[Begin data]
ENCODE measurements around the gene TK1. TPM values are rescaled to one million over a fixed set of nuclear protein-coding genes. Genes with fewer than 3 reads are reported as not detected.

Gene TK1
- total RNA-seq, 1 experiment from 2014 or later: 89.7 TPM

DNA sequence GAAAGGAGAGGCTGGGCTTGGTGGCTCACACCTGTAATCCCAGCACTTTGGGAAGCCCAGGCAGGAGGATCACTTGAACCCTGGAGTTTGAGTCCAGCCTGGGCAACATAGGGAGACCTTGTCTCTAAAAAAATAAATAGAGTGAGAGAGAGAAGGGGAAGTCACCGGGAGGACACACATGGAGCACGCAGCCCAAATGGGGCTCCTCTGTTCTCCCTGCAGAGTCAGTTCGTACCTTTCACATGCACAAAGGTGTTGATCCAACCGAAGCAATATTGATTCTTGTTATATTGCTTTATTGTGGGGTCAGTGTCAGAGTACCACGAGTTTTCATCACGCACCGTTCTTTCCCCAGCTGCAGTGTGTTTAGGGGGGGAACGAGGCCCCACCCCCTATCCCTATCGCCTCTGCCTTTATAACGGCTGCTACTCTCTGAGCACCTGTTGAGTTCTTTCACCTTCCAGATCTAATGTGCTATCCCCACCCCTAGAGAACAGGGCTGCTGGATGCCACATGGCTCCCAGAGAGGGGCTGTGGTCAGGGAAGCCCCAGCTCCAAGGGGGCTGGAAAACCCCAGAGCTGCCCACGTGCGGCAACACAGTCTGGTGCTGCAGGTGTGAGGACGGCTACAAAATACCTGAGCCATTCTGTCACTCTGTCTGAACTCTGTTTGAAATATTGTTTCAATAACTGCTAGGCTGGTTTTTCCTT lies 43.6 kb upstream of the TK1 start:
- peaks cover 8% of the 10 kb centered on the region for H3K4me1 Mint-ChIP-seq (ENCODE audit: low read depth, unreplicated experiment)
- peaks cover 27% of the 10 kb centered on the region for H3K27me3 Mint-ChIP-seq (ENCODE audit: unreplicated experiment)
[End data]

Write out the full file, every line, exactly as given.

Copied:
ENCODE measurements around the gene TK1. TPM values are rescaled to one million over a fixed set of nuclear protein-coding genes. Genes with fewer than 3 reads are reported as not detected.

Gene TK1
- total RNA-seq, 1 experiment from 2014 or later: 89.7 TPM

DNA sequence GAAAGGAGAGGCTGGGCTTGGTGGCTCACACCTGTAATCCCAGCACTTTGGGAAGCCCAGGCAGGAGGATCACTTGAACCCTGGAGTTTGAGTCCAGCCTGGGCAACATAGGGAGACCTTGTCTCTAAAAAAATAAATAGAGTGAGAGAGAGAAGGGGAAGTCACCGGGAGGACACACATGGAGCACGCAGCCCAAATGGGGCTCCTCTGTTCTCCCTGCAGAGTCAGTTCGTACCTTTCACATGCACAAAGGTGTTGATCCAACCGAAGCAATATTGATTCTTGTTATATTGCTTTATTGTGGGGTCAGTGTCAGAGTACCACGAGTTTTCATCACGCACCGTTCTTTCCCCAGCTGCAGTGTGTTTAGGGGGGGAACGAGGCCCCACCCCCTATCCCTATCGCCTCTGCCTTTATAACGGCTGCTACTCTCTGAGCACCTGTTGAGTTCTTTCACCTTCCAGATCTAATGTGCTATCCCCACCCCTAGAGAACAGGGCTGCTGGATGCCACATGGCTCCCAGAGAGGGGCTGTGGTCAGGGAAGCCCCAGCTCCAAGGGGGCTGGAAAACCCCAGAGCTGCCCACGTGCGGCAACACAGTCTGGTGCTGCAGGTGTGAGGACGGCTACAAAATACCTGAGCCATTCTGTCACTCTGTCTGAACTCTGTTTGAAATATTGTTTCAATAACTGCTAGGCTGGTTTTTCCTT lies 43.6 kb upstream of the TK1 start:
- peaks cover 8% of the 10 kb centered on the region for H3K4me1 Mint-ChIP-seq (ENCODE audit: low read depth, unreplicated experiment)
- peaks cover 27% of the 10 kb centered on the region for H3K27me3 Mint-ChIP-seq (ENCODE audit: unreplicated experiment)